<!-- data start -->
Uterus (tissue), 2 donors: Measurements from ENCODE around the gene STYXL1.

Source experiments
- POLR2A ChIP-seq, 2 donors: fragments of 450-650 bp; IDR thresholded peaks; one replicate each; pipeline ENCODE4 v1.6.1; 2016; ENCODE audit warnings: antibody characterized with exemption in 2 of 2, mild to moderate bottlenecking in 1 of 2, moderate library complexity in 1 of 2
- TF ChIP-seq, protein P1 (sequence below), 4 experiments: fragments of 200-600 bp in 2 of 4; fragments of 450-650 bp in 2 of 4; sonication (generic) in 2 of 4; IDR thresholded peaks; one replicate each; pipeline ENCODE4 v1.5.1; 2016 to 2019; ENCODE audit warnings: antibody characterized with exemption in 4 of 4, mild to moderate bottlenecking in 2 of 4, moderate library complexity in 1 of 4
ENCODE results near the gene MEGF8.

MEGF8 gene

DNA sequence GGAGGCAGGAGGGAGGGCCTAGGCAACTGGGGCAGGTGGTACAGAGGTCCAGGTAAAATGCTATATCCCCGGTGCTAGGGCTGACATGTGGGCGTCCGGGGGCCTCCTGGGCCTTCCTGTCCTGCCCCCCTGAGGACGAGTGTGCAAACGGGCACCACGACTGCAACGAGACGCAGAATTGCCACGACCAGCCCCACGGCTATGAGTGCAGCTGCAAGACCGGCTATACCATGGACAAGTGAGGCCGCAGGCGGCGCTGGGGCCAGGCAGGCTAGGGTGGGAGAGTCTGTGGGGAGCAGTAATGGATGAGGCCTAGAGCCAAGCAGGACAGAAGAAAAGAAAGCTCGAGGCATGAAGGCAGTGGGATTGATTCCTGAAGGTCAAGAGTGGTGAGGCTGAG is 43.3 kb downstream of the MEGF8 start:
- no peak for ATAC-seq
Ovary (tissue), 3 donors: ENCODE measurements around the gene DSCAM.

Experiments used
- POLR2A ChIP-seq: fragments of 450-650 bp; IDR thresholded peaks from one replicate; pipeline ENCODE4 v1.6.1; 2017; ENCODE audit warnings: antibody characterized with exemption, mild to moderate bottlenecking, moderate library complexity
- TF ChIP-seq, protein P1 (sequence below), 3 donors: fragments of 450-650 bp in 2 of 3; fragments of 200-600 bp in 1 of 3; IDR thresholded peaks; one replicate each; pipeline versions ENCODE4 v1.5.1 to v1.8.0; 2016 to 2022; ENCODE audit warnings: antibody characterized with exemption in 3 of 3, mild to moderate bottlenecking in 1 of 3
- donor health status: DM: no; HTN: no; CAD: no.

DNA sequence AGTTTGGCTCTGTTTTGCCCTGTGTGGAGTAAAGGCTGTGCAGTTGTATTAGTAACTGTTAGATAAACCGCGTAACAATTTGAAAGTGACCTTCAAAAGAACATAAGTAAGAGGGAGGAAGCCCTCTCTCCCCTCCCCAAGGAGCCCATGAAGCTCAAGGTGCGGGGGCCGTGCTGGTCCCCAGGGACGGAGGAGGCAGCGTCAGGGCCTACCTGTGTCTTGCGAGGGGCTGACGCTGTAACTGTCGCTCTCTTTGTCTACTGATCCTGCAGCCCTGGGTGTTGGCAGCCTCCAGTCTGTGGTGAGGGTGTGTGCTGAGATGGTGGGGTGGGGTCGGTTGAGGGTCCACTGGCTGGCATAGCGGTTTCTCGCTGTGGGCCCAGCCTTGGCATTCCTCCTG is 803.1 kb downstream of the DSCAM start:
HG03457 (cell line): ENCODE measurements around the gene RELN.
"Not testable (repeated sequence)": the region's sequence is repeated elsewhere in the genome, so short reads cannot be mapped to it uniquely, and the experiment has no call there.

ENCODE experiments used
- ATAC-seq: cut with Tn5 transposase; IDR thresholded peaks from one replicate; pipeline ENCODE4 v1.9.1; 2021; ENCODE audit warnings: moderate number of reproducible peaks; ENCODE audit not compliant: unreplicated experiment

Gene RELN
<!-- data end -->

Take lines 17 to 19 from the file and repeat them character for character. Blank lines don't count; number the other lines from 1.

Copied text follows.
ENCODE experiments used
- ATAC-seq: cut with Tn5 transposase; IDR thresholded peaks from one replicate; pipeline ENCODE4 v1.9.1; 2021; ENCODE audit warnings: moderate number of reproducible peaks; ENCODE audit not compliant: unreplicated experiment

Gene RELN